Researchers also found the common demographics of the patient population. High-need, high-cost patients tend to be disproportionately older, female, white, and less educated. They are also more likely to be enrolled in public health insurance, self-report fair to poor health, and experience a lack of care coordination with the healthcare system.

“As a result, addressing clinical needs alone will not improve outcomes or reduce costs for this population,” the study stated. “Rather, it will also be necessary to address an individual’s functional, social, and behavioral needs, largely through the provision of social and community services that today are not typically the province of healthcare delivery systems.”

Since the patient population is heterogeneous, researchers suggested that healthcare organizations use a taxonomy to divide high-need, high-cost patients and pair them with appropriate care models.

The study examined patient taxonomy models used by the Harvard T.H Chan School of Public Health and The Commonwealth Fund. Both models segment high-need, high-cost patients by their medical characteristics because healthcare organizations have convenient access to the information.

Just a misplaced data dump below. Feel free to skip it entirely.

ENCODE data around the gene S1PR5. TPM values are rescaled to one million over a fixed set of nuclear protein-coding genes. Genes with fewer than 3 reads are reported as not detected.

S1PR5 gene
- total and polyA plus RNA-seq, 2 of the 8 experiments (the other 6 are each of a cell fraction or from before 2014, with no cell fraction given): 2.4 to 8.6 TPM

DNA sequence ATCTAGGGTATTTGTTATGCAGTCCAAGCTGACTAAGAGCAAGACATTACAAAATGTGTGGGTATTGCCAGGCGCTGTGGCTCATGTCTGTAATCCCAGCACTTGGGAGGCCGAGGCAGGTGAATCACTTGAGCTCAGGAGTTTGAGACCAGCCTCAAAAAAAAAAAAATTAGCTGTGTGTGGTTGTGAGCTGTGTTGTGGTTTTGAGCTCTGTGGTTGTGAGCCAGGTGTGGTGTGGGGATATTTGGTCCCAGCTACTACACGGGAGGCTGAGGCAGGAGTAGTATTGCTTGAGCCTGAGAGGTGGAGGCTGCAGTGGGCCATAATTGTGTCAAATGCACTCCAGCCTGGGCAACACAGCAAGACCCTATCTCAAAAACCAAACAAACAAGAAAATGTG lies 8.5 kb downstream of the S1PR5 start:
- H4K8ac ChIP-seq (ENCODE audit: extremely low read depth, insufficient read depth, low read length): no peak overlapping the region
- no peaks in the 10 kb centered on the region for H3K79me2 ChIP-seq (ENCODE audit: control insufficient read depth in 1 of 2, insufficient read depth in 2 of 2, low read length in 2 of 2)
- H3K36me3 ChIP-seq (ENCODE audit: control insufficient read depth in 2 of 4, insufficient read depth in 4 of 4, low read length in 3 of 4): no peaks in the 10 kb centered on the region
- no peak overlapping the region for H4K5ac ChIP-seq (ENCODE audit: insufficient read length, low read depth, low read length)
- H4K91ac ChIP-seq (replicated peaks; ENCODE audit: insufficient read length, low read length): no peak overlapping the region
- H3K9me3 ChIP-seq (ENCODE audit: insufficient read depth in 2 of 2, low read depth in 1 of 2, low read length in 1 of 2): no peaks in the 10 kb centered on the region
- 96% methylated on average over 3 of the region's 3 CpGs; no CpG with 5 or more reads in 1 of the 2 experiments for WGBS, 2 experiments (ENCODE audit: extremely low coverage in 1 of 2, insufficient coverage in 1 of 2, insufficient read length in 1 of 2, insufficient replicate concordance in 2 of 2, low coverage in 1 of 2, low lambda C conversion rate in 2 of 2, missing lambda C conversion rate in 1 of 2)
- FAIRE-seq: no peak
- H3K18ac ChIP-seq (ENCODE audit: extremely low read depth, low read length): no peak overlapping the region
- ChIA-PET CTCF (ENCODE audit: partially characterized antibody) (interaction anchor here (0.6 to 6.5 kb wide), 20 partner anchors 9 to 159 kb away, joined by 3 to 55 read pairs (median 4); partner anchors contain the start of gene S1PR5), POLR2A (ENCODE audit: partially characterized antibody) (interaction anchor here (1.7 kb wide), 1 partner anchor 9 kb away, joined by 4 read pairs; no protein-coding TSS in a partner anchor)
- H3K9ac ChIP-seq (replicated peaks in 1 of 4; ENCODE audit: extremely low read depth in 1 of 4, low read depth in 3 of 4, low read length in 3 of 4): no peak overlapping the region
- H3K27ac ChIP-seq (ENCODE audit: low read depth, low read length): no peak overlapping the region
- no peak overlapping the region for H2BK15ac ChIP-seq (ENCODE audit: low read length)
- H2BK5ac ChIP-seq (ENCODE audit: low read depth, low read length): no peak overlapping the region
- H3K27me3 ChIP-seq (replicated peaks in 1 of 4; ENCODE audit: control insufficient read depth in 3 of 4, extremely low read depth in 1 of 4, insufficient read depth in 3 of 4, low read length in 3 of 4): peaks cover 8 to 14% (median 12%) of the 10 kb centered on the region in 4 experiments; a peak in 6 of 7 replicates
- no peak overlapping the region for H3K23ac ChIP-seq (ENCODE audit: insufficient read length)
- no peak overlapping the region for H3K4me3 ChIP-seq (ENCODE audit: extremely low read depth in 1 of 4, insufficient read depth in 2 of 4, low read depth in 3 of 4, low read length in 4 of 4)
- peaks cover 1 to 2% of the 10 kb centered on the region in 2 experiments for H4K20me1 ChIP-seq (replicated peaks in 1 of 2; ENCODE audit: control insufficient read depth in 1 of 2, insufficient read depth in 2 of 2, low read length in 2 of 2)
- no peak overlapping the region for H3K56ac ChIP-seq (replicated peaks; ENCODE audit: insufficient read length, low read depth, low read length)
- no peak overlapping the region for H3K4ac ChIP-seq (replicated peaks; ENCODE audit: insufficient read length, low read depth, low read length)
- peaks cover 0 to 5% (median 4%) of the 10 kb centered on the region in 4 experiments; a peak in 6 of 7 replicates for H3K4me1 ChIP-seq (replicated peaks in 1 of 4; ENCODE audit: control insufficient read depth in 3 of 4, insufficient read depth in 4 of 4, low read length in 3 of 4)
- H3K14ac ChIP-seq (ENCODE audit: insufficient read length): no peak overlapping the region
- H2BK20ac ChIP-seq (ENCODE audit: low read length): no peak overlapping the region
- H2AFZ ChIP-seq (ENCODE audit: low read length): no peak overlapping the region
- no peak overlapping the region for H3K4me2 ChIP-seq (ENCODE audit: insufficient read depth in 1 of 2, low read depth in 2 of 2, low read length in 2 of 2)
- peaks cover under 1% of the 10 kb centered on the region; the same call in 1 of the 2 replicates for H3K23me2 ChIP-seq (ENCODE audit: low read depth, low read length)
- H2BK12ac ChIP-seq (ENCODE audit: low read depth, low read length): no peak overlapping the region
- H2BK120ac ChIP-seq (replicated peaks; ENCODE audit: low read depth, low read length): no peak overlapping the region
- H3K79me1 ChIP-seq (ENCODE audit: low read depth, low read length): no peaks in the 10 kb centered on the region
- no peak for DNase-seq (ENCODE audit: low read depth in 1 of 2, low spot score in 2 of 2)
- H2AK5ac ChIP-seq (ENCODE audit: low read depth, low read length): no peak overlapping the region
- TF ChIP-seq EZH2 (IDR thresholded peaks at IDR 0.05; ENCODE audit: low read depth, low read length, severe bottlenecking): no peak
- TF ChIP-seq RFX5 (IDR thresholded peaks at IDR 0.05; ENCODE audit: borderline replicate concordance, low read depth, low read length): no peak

However, stakeholders in the meetings expressed the need to address other factors impacting healthcare costs and need. They agreed that a patient taxonomy model should include functional, social, and behavioral factors within the medically oriented taxonomy as factors that affect care model or team composition rather than independent segments.

READ MORE: What Is Healthcare Revenue Cycle Management?

Stakeholders developed a starter patient taxonomy model that first assigns patients to a clinical segment and then follows with an assessment to pinpoint behavioral health and social service needs.